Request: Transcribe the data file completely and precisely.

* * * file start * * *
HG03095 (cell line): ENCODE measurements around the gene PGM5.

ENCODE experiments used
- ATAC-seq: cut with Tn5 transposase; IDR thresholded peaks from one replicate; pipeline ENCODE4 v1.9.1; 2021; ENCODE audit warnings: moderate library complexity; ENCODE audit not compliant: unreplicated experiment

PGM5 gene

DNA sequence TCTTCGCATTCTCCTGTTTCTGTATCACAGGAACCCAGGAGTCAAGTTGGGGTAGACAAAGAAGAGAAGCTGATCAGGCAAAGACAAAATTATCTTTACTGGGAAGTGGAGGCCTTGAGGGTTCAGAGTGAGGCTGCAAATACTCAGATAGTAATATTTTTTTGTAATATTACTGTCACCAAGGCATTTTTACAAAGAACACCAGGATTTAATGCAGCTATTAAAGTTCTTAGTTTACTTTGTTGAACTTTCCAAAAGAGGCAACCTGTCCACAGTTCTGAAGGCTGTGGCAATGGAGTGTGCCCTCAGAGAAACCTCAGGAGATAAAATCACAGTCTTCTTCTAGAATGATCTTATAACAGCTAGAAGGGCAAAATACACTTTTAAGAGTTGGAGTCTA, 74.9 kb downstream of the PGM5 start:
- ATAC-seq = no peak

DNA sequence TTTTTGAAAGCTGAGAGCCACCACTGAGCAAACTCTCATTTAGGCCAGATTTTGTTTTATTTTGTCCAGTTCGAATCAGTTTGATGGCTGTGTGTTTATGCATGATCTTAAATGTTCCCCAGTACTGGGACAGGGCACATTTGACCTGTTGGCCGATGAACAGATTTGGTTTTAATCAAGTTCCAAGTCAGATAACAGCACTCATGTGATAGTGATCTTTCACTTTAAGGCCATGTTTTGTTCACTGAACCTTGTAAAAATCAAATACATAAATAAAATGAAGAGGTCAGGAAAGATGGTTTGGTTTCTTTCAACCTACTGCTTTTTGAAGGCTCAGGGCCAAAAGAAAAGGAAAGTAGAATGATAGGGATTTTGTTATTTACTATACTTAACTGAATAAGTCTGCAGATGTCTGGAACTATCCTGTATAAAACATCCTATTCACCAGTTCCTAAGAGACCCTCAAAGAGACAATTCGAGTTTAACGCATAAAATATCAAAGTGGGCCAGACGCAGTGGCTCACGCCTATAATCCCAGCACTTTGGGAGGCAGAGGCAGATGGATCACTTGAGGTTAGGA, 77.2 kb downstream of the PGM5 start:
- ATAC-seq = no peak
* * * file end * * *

HG03095 (cell line): ENCODE measurements around the gene PGM5.

ENCODE experiments used
- ATAC-seq: cut with Tn5 transposase; IDR thresholded peaks from one replicate; pipeline ENCODE4 v1.9.1; 2021; ENCODE audit warnings: moderate library complexity; ENCODE audit not compliant: unreplicated experiment

PGM5 gene

DNA sequence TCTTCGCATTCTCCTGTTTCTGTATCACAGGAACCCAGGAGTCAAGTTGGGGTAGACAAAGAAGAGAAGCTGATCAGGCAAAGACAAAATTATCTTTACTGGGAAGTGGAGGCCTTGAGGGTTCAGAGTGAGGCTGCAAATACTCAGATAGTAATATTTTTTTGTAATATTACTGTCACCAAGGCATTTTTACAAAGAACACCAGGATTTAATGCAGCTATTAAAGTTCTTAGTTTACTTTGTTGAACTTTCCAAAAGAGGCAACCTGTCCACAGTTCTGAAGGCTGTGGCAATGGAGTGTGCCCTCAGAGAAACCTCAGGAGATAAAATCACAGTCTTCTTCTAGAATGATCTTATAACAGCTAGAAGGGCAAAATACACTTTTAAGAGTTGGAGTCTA, 74.9 kb downstream of the PGM5 start:
- ATAC-seq = no peak

DNA sequence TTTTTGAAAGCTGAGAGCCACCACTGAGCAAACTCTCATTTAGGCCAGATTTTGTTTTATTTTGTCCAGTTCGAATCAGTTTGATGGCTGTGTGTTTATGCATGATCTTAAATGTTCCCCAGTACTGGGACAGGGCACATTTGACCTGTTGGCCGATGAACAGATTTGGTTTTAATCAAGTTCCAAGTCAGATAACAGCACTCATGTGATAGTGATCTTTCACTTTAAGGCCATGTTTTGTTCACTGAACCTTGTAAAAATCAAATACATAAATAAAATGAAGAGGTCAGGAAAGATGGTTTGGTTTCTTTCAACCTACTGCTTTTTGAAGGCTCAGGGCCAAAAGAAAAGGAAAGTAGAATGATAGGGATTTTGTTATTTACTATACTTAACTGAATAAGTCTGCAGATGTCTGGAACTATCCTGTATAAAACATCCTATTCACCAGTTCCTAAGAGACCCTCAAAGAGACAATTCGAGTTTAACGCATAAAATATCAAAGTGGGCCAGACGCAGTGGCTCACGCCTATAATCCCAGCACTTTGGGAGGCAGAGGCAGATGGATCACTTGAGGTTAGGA, 77.2 kb downstream of the PGM5 start:
- ATAC-seq = no peak